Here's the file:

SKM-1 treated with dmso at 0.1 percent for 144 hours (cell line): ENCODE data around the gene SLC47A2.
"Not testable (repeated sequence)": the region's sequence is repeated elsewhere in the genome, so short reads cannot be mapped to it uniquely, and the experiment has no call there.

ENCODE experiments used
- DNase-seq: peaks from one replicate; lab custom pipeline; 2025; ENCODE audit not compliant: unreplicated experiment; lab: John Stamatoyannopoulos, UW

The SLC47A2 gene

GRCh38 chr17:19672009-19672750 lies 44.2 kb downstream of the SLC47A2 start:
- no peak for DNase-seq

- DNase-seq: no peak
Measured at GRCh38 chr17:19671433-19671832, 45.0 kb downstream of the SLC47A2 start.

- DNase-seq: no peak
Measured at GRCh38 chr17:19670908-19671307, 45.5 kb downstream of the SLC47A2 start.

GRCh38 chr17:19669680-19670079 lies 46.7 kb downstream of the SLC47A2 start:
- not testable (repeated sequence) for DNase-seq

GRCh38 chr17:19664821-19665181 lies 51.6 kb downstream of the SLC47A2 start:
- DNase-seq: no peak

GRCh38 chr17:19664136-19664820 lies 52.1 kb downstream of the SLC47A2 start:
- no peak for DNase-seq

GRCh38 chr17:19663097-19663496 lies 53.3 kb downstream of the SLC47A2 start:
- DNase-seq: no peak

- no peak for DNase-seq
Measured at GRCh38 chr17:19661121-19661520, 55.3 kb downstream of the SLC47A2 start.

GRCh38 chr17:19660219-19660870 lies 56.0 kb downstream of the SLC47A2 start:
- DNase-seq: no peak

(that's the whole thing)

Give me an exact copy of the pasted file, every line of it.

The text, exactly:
SKM-1 treated with dmso at 0.1 percent for 144 hours (cell line): ENCODE data around the gene SLC47A2.
"Not testable (repeated sequence)": the region's sequence is repeated elsewhere in the genome, so short reads cannot be mapped to it uniquely, and the experiment has no call there.

ENCODE experiments used
- DNase-seq: peaks from one replicate; lab custom pipeline; 2025; ENCODE audit not compliant: unreplicated experiment; lab: John Stamatoyannopoulos, UW

The SLC47A2 gene

GRCh38 chr17:19672009-19672750 lies 44.2 kb downstream of the SLC47A2 start:
- no peak for DNase-seq

- DNase-seq: no peak
Measured at GRCh38 chr17:19671433-19671832, 45.0 kb downstream of the SLC47A2 start.

- DNase-seq: no peak
Measured at GRCh38 chr17:19670908-19671307, 45.5 kb downstream of the SLC47A2 start.

GRCh38 chr17:19669680-19670079 lies 46.7 kb downstream of the SLC47A2 start:
- not testable (repeated sequence) for DNase-seq

GRCh38 chr17:19664821-19665181 lies 51.6 kb downstream of the SLC47A2 start:
- DNase-seq: no peak

GRCh38 chr17:19664136-19664820 lies 52.1 kb downstream of the SLC47A2 start:
- no peak for DNase-seq

GRCh38 chr17:19663097-19663496 lies 53.3 kb downstream of the SLC47A2 start:
- DNase-seq: no peak

- no peak for DNase-seq
Measured at GRCh38 chr17:19661121-19661520, 55.3 kb downstream of the SLC47A2 start.

GRCh38 chr17:19660219-19660870 lies 56.0 kb downstream of the SLC47A2 start:
- DNase-seq: no peak